Is Kim Jong Un’s Unwavering Faith in Donald Trump Sincere? By Jun Kwon and Sung Jang

Is Kim Jong Un’s Unwavering Faith in Donald Trump Sincere? By Jun Kwon and Sung Jang


On 9th September 2018, North Korea celebrated its 70th anniversary. While events such as this are plentiful around the world, it is uniquely important when it comes to North Korea because it offers an opportunity for outside press to analyze the mood within North Korea.

North Korea is an opaque state with a regime that places heavy importance in symbolic displays. While there are many who doubt Kim Jong Un’s sincerity in denuclearization, North Korea’s anniversary military parade this year has shown no nuclear weapons, nor visible ICBMs on display. This may very well indicate that North Korea still remains interested in negotiations with Trump admiration over its nuclear program.

 Photo by CNN

Photo by CNN

In a response, President Trump tweeted “North Korea has just staged their parade, celebrating 70th anniversary of founding, without the customary display of nuclear missiles…This is a big and very positive statement from North Korea. Thank you To Chairman Kim.” It is a hopeful sign of a possible change in the long-term plans of North Korea in regards to its nuclear weapons development.

Last month, Donald Trump ordered Secretary of State Mike Pompeo to call off high-level talks with North Korea citing a lack of real progress on the denuclearisation issue. Actions such as this have been common in American foreign policy as we witnessed in the process of the Trump-Kim Summit. However, what is unusual is Kim Jong Un’s declaration of his “unwavering faith” in Donald Trump shortly after Trump called off the high-level talks. Why Kim Jong Un would diverge from the North Korean habit of retaliating with anger?

 Photo by Andrew Harnik

Photo by Andrew Harnik

Reason One: South Korea’s Commitment to Peace under President Moon Jae-in

President Moon Jae-in of South Korea has been adamantly committed to warming relations with North Korea. Under President Moon, open dialogue with North Korea has been a key point in the negotiating phase. Moon has repeatedly called for more meetings with North Korea and is scheduled to meet with Kim Jong Un in Pyongyang from September 18th-20th. This is different from his predecessors Park Geun-hye and Lee Myung-bak who were staunchly conservative leaders who took a tougher approach to North Korea. It is possible that Moon Jae-in’s reassurances with North Korea and a shift of tone over the last year or so have allowed North Korea to relax its heightened need for security as a military threat from the South has overall decreased.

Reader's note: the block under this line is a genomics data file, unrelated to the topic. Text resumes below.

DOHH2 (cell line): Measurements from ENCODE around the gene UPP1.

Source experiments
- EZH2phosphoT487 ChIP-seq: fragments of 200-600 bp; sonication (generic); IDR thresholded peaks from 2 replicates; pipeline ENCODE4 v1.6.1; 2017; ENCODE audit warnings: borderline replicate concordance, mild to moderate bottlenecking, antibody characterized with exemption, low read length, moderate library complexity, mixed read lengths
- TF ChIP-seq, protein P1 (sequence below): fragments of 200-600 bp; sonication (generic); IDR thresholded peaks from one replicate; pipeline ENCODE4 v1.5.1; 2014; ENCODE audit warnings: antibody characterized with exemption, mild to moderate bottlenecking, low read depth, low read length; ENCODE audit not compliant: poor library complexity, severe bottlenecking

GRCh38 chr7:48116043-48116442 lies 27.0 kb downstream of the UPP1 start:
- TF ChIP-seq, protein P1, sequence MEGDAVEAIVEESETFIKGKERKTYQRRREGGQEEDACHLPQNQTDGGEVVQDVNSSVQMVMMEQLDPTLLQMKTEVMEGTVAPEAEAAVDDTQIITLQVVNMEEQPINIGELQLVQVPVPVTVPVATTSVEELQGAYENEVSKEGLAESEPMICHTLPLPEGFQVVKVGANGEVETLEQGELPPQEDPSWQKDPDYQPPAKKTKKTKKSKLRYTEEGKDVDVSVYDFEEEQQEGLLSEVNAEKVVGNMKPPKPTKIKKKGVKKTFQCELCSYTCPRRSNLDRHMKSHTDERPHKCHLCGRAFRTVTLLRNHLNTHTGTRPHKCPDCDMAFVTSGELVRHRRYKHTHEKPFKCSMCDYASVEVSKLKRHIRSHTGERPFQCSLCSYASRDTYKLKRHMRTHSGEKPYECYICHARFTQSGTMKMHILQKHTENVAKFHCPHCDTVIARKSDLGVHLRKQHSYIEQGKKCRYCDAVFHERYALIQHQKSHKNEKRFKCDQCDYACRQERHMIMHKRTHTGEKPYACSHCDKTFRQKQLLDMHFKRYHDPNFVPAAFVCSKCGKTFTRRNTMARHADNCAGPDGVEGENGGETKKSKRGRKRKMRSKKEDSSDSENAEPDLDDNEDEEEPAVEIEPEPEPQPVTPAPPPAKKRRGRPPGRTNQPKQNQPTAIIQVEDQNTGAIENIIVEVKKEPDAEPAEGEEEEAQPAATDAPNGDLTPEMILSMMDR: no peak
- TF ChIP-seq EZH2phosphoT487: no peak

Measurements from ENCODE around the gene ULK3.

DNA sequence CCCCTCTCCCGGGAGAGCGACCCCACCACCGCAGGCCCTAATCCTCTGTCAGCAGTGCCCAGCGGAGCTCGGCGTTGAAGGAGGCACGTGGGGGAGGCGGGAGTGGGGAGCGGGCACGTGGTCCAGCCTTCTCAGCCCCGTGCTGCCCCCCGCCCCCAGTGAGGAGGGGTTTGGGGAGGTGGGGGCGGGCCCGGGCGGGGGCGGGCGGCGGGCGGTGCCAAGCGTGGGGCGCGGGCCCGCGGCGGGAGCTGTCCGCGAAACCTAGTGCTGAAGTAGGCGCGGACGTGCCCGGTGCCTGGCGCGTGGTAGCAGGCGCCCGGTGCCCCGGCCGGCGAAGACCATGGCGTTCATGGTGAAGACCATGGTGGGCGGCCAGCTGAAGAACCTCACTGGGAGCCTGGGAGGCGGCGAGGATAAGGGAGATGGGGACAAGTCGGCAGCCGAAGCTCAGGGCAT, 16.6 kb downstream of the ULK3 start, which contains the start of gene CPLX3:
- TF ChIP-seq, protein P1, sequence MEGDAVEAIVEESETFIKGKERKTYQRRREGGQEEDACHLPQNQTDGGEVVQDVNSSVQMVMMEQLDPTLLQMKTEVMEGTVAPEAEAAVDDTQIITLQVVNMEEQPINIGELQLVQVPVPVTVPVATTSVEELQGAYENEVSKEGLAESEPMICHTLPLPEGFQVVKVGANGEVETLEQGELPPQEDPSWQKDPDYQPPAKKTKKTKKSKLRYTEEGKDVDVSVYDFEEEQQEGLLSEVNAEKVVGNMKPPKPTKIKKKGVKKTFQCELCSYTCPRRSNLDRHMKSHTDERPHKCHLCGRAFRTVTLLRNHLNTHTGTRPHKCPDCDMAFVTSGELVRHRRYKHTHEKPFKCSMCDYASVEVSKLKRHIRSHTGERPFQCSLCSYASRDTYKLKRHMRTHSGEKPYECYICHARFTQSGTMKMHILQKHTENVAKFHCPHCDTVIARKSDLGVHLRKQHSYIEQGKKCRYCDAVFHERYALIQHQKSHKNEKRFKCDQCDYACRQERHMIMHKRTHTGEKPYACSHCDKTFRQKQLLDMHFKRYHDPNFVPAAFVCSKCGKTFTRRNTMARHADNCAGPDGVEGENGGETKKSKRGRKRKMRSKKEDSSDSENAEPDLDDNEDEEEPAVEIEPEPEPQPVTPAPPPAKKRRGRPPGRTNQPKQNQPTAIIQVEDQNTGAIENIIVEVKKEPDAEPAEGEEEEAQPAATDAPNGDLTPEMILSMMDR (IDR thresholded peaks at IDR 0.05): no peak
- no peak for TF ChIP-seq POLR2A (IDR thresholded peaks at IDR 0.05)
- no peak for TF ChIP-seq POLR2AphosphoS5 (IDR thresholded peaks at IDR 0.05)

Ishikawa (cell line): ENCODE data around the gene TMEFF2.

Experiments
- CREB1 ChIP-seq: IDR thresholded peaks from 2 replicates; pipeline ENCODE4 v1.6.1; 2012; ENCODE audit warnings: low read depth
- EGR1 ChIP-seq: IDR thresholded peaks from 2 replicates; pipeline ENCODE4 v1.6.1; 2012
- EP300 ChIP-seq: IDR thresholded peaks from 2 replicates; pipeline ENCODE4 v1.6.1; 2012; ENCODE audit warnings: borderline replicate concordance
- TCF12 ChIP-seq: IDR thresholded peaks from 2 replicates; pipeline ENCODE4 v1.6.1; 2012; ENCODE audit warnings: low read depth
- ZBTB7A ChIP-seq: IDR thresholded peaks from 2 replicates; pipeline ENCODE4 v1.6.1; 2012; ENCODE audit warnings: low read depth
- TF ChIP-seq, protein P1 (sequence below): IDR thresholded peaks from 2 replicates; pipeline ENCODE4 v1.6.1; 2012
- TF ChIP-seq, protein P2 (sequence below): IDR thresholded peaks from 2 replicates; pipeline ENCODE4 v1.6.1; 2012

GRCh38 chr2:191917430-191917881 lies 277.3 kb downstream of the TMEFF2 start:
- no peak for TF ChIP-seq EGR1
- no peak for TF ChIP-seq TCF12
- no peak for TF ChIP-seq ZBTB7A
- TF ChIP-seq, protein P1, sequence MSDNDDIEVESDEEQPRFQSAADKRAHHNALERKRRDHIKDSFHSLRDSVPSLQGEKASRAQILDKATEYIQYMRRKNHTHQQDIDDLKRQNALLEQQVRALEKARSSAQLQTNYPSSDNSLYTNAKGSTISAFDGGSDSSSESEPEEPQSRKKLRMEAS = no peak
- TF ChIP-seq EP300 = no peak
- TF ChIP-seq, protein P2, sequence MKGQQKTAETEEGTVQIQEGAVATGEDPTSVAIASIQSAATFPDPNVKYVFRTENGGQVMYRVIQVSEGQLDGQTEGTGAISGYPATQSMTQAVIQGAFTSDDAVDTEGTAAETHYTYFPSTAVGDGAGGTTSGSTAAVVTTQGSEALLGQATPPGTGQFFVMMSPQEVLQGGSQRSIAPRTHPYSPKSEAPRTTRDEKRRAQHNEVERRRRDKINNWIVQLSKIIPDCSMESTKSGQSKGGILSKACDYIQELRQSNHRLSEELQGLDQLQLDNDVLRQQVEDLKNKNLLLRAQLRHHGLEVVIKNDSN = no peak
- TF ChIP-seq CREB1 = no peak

Reason Two: Donald Trump’s personality

Out of all the administrations that have dealt with North Korea, the Trump administration has been unique. Instead of following precedence from previous administrations, Trump’s unpredictable style of politics has landed Kim Jong Un a meeting with the leader of the Western world. It is very possible that Kim Jong Un’s faith in Donald Trump is a charm offensive designed to take advantage of Trump’s impulsive nature.

Secondly, Donald Trump unlike his predecessors, has had an affinity for authoritarian leaders around the world, praising figures such as Vladimir Putin. Kim Jong Un may see this as an opportune moment to build a strong rapport and communication lines with the United States in the long-run. North Korea is effectively trying to normalize itself with the international community and the preference of continued diplomacy over retaliation will may be helpful toward that end.

 Photo by PBS

Photo by PBS

Reason Three: Kim Jong-un’s legacy – economic development

It is no secret that North Korea is an impoverished country. Although Kim is securely in power, like any authoritarian leader, legitimacy is very important. While ideological legitimacy has so far been effective in controlling the population of North Korea, Kim Jong Un wants to make a name for himself much like his father and grandfather before him. Kim Jong Un’s Byungjin (Parallel Development of Economy and Nuclear Weapons) politics is planned to be an extension of his father’s Songun (Military-first) politics, which is an extension of his grandfather Kim Il Sung’s Juche (Self-reliance) ideology.

Kim Jong Un’s Byungjin politics calls for military strength to go hand in hand with economic prosperity. The failure to lift economic sanctions on North Korea would be disastrous to his legacy and potentially dangerous to his personal safety and survival as while North Korea’s general population is very well obedient, as with any authoritarian regimes, there are factions within the government ready to take over at any time.

So the question remains: Is Kim Jong Un sincere in his denuclearisation? So far, the answer has been leaning towards a cautious yes. Skeptics are right to doubt North Korea’s intentions especially since North Korea has had a history of reneging on international treaties regarding its nuclear weapons program. And the nuclear negotiations are in a stalemate over handing over a list of nuclear test sites as well as nuclear warheads from North Korea and the declaration of official ending of the Korean War from the U.S.

However, considering that North Korea is a state that highly values the power of symbolism and uses its parades as a tool of propaganda to show North Korea’s military strength, the lack of any nuclear weapons equipment and ICBMs is certainly remarkable. It is very possible that Kim Jong Un is sincere in abandoning his nuclear weapons program to base his legitimacy on something else that the country so desperately needs, visible economic growth.

 


 Jun Kwon is Chair of International Studies and Assistant Professor of Government at Utica College. Sung Jang is  government student at Utica College.

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